Neural correlates of real-world route learning

Victor R. Schinazi*, Russell A. Epstein

*Corresponding author for this work

Research output: Contribution to journalArticleResearchpeer-review

89 Citations (Scopus)


Classical theories of spatial microgenesis (Siegel and White, 1975) posit that information about landmarks and the paths between them is acquired prior to the establishment of more holistic survey-level representations. To test this idea, we examined the neural and behavioral correlates of landmark and path encoding during a real-world route learning episode. Subjects were taught a novel 3. km route around the University of Pennsylvania campus and then brought to the laboratory where they performed a recognition task that required them to discriminate between on-route and off-route buildings. Each building was preceded by a masked prime, which could either be the building that immediately preceded the target building along the route or immediately succeeded it. Consistent with previous reports using a similar paradigm in a virtual environment (Janzen and Weststeijn, 2007), buildings at navigational decision points (DPs) were more easily recognized than non-DP buildings and recognition was facilitated by in-route vs. against-route primes. Functional magnetic resonance imaging (fMRI) data collected during the recognition task revealed two effects of interest: first, greater response to DP vs. non-DP buildings in a wide network of brain regions previously implicated in spatial processing; second, a significant interaction between building location (DP vs. non-DP) and route direction (in-route vs. against-route) in a retrosplenial/parietal-occipital sulcus region previously labeled the retrosplenial complex (RSC). These results indicate that newly learned real-world routes are coded in terms of paths between decision points and suggest that the RSC may be a critical locus for integrating landmark and path information.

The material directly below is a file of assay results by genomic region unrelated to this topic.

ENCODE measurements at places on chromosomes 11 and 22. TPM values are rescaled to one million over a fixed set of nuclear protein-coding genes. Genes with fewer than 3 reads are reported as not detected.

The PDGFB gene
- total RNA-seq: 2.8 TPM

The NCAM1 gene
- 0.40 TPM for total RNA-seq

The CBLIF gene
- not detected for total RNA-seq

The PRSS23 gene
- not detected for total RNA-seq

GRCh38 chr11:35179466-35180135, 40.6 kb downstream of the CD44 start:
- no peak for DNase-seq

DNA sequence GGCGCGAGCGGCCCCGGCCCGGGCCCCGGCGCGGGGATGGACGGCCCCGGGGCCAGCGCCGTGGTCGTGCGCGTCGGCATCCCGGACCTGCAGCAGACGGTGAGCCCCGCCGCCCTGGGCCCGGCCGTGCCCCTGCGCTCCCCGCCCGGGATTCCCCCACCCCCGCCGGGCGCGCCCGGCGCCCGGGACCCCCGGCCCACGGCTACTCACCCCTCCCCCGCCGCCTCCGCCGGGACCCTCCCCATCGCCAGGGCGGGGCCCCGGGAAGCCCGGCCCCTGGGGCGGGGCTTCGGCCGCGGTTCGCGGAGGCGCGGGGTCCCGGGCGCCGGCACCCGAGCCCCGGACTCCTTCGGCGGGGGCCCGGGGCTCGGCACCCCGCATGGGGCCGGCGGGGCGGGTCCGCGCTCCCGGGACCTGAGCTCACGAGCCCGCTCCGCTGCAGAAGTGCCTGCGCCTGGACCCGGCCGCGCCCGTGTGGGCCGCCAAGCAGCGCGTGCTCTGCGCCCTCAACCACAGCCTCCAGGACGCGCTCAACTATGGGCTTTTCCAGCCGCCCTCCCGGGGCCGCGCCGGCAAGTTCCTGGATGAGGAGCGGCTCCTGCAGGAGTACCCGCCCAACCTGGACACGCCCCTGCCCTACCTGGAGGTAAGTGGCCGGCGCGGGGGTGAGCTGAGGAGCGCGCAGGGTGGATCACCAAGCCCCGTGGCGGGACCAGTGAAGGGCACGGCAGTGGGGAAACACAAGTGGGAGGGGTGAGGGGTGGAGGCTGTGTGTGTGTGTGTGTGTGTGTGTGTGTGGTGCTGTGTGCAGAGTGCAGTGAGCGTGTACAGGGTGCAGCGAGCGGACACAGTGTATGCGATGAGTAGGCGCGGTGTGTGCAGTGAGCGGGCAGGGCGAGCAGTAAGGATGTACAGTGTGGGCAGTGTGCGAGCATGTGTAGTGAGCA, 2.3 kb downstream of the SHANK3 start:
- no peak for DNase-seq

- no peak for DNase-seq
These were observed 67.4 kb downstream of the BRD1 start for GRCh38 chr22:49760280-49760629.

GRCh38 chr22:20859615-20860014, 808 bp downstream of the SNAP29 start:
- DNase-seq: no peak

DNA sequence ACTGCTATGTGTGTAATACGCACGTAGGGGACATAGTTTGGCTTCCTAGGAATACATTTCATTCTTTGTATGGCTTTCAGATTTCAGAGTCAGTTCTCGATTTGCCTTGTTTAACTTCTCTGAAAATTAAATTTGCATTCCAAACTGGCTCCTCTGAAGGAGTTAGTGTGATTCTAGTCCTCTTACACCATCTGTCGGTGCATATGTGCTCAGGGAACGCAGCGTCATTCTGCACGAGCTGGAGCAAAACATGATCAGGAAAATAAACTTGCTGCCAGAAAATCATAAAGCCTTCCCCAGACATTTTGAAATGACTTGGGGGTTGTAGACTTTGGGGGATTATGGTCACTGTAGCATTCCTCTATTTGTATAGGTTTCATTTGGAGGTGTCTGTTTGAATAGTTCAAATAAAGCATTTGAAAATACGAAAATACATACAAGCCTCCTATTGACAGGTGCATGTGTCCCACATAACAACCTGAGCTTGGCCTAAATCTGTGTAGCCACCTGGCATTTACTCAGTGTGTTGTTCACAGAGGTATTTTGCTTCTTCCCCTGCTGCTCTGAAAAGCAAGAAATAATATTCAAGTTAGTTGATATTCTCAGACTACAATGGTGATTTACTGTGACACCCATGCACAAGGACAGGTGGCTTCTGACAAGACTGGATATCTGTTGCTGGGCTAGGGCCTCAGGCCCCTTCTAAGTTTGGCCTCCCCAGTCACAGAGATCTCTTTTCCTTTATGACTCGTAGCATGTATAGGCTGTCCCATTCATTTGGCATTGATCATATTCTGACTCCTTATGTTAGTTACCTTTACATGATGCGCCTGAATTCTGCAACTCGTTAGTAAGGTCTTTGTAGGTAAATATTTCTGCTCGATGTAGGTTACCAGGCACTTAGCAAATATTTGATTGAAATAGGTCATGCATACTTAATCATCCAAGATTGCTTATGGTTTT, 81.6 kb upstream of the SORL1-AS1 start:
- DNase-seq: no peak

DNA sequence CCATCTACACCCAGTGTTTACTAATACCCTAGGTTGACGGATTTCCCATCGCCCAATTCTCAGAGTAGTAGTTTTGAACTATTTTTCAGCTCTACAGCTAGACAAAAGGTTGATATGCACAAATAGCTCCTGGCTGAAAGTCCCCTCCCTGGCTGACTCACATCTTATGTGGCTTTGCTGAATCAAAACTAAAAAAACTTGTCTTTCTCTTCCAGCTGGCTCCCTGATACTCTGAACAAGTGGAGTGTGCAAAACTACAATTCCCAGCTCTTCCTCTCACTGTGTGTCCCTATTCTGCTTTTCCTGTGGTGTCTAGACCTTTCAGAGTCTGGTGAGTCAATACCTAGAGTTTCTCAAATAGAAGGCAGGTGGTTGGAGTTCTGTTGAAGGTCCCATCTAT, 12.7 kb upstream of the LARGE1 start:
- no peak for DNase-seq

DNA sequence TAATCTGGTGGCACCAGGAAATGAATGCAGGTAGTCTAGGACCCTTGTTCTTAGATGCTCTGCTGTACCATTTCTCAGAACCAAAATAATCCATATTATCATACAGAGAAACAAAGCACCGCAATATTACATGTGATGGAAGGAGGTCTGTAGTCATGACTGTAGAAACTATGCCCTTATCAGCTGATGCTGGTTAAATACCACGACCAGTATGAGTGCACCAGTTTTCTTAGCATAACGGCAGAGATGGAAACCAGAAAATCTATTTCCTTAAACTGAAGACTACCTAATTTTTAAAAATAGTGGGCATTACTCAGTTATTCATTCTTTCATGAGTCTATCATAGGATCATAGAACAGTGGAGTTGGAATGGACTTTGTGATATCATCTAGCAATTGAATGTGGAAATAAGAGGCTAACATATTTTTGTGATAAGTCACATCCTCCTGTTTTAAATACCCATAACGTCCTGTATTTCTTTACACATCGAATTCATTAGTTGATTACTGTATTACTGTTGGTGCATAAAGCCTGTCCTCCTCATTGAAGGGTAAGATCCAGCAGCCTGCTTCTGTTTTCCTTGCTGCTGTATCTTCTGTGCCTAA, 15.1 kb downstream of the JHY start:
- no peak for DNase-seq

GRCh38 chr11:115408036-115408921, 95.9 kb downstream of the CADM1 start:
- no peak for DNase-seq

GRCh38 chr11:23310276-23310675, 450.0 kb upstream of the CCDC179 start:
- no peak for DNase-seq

Original languageEnglish
Pages (from-to)725-735
Number of pages11
Issue number2
Early online date5 Jul 2010
Publication statusPublished - Nov 2010
Externally publishedYes


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